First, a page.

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Monday, May 31, 2010

THE MAID AND THE PIT BULL


"From Napoleon to the present, French politicians of all leanings have invoked her memory” (Wikipedia).

The quote refers to Joan of Arc. Here, though, the image invoking her memory is not that of the Maid of Orleans, but of the Pit Bull of capitalism, Ayn Rand. Yes, that’s the same Rand Texas Congressman Ron Paul chose as the namesake for his son, the Kentucky ophthalmologist running for the U.S. Senate.

Since repeatedly confusing his area of medicine with podiatry by fitting his foot in his mouth (the better to say what he really thinks), Rand has taken to appearing in scrubs. Presumably, this authenticates his status as a healer, a man anxious to treat the nation’s ills.

So it makes sense to reflect on his namesake Ayn Rand, suited up in full armor on a poster at a Tea Party rally last month in Naples, Florida. Mounted on horseback as military leaders always are, Saint Ayn is carrying the colors into battle. This time, it’s not the Siege of Orleans in the fifteenth century, but the Thermopylae of twenty-first century America, the pitched battle between her loyal troops—the Pauls for instance-- and the dark forces who support laws protecting civil rights, oversight of business, programs like Social Security and Medicare/Medicaid, the Interstate highway system, the Tennessee Valley Authority—or anything else that compromises the religion of laissez faire capitalism.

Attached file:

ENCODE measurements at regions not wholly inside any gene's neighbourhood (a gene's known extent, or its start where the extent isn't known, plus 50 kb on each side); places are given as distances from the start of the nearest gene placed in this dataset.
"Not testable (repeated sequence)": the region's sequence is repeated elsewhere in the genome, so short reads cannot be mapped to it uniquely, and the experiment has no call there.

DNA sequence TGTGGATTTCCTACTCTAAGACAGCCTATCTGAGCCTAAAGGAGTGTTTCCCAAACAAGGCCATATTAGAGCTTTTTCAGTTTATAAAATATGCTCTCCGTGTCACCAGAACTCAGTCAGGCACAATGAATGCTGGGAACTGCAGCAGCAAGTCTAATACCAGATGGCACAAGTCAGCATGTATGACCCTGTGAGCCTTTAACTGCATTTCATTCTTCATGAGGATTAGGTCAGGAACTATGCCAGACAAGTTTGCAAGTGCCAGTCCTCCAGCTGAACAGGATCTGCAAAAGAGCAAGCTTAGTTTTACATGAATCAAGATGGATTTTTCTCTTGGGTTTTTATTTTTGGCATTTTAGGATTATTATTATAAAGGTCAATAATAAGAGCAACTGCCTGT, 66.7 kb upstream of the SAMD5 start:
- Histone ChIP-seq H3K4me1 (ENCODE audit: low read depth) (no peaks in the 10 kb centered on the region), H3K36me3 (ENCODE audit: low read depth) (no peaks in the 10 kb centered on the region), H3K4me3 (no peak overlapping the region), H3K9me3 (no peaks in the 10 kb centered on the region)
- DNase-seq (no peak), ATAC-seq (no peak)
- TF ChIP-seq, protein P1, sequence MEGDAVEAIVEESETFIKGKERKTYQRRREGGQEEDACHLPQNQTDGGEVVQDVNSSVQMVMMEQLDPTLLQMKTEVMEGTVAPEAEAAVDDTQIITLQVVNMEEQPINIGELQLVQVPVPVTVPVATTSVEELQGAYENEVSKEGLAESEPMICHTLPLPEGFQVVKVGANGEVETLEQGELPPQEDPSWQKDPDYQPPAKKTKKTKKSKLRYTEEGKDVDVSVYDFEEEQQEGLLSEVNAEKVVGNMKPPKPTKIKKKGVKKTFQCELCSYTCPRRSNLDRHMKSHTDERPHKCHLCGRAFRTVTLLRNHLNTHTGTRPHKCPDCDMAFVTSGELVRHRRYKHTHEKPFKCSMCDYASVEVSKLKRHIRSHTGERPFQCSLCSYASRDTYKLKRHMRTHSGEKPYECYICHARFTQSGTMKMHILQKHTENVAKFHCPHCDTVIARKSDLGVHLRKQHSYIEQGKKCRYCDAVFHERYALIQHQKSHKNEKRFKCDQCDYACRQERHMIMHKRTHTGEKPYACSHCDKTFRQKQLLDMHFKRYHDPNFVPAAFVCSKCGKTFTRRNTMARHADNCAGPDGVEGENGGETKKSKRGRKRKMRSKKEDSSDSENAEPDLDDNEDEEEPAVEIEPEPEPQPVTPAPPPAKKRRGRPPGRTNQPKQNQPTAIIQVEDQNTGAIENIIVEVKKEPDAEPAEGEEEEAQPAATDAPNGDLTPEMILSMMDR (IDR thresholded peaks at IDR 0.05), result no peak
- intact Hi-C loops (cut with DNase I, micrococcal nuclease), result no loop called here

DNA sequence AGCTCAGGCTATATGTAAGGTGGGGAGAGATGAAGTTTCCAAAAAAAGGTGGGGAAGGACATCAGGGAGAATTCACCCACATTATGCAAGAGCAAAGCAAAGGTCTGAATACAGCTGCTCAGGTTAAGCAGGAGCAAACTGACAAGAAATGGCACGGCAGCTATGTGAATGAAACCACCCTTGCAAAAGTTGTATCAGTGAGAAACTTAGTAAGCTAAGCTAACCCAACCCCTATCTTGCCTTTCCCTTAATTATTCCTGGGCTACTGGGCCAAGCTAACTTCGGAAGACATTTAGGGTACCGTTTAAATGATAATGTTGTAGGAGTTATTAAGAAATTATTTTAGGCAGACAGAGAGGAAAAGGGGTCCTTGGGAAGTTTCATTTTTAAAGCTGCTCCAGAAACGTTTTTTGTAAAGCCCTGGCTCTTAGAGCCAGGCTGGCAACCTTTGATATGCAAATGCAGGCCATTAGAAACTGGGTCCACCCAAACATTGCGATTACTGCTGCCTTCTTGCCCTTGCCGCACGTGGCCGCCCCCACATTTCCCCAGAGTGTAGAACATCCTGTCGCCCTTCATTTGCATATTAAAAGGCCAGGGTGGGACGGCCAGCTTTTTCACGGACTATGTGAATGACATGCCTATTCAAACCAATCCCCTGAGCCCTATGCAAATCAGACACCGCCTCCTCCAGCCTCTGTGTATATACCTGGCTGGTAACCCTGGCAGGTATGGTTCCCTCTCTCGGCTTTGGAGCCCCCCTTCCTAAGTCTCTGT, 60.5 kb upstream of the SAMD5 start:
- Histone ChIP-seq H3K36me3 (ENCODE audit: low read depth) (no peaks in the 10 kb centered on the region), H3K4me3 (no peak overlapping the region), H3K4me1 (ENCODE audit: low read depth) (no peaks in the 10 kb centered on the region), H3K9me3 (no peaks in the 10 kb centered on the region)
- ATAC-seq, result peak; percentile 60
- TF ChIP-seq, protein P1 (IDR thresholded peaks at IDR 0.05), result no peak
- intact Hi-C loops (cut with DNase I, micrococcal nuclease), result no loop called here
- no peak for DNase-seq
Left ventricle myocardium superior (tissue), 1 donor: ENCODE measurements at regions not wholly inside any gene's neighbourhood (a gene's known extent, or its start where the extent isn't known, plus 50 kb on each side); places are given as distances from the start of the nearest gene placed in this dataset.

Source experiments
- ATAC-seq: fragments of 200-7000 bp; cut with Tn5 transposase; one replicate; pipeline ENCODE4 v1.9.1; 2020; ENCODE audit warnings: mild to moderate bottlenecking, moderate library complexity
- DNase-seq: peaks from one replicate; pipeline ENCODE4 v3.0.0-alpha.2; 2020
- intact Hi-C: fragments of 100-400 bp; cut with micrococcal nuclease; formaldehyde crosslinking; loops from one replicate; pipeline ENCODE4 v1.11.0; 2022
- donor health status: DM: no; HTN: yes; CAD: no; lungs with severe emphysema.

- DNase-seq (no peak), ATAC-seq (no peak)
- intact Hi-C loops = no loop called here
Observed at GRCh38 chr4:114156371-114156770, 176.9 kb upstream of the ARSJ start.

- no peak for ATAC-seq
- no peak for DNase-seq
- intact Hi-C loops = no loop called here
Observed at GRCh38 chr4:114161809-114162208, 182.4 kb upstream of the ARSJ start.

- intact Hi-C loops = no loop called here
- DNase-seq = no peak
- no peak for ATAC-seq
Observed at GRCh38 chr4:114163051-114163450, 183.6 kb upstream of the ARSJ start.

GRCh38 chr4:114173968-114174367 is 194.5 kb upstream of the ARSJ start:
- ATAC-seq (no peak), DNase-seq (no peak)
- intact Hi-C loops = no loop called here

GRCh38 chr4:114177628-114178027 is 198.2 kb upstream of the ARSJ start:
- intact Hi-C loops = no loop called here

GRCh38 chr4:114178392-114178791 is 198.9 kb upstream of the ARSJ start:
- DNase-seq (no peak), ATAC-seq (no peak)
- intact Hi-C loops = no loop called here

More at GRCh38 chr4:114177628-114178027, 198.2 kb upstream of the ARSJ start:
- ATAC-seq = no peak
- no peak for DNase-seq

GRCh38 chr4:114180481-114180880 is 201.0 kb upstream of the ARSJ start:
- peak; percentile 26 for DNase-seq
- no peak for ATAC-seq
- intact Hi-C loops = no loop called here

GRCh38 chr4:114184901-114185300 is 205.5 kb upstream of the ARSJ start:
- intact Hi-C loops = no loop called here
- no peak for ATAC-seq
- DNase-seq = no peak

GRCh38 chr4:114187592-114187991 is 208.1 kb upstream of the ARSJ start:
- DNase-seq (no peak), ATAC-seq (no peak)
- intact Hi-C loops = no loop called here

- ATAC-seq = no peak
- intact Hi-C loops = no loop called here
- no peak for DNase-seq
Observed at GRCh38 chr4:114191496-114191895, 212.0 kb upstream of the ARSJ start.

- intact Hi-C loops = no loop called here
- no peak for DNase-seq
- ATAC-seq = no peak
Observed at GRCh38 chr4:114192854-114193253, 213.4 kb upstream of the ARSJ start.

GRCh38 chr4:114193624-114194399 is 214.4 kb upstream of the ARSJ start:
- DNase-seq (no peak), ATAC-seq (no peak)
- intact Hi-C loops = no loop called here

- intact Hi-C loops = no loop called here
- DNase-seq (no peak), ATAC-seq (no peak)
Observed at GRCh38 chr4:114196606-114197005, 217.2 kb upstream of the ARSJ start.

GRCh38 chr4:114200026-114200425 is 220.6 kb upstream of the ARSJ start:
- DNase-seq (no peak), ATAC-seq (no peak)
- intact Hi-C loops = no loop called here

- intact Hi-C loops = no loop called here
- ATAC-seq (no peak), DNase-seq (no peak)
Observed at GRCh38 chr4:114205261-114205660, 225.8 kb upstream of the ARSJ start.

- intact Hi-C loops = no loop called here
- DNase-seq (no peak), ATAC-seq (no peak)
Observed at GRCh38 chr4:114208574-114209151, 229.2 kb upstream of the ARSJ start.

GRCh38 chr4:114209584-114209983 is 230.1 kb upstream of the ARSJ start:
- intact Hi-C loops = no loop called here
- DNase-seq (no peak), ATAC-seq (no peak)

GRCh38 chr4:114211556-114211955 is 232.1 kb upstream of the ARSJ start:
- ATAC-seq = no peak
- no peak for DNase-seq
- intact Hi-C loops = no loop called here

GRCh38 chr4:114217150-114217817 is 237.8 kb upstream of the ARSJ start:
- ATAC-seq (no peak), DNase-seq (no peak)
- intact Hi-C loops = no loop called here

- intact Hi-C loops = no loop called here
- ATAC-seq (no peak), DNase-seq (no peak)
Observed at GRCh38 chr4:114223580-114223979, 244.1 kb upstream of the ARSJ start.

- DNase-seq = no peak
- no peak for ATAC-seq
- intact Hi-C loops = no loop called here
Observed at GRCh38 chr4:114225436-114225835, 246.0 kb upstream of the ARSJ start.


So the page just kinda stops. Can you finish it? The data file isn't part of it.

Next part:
Whereas Saint Joan “asserted that she had visions from God that told her to recover her homeland from English domination late in the Hundred Years’ War” (Wikipedia again), Saint Ayn had Big Ideas. If not heaven-sent, they certainly summoned her to recruit followers for the purpose of recovering her adopted homeland from liberalism. Even though Rand was a lifelong atheist, she and all those in her camp lay claim to what can only be thought of as divine guidance. How else is it possible to make sense of such certainty in the need to protect the sanctity of the profit motive against oversight and regulation? How else is it possible to believe BP needs a champion?

Make no mistake: seeing economics in terms of laws as immutable as those governing nature is nothing more or less than religion. And the way to be true to the faith is to believe (if not to say) that God has blessed laissez faire capitalism, and that He insists on an ideological purity not seen since Mao’s Cultural Revolution.

That’s just about how far you have to go in order to fully grasp how people in our own time—not at the end of the Middle Ages—have turned themselves over to “visions” of the sort that lead to Rand Paul. In or out of scrubs, he needs to be understood not in terms of secular principles, but in those of medieval scholastic theology. That is, with notions having little to do with life here on twenty-first century Planet Earth.

1 comment:

  1. I'm having a ball with your posts lately!

    I read Rand in college and it was exhilarating, but most everything was in those days. I think it was her independence and certainty that spoke to me.
    Since then, I've read more about the woman, herself, watched the world come to the brink in the hands of the Cheney sort, and suffered the consequences of Randist philosophy. She was a sick cookie and a malignant narcissist who believed she could re-design the world in her own image. She threw all the so-called Christian morals out the window...and that's another blog post!

    Rand Paul swears he wasn't named for Ayn (and that's not even her name!), but, whether or no, you can bet he loves that moniker like he loves his scrubs.

    Saint Ayn. That's perverted.

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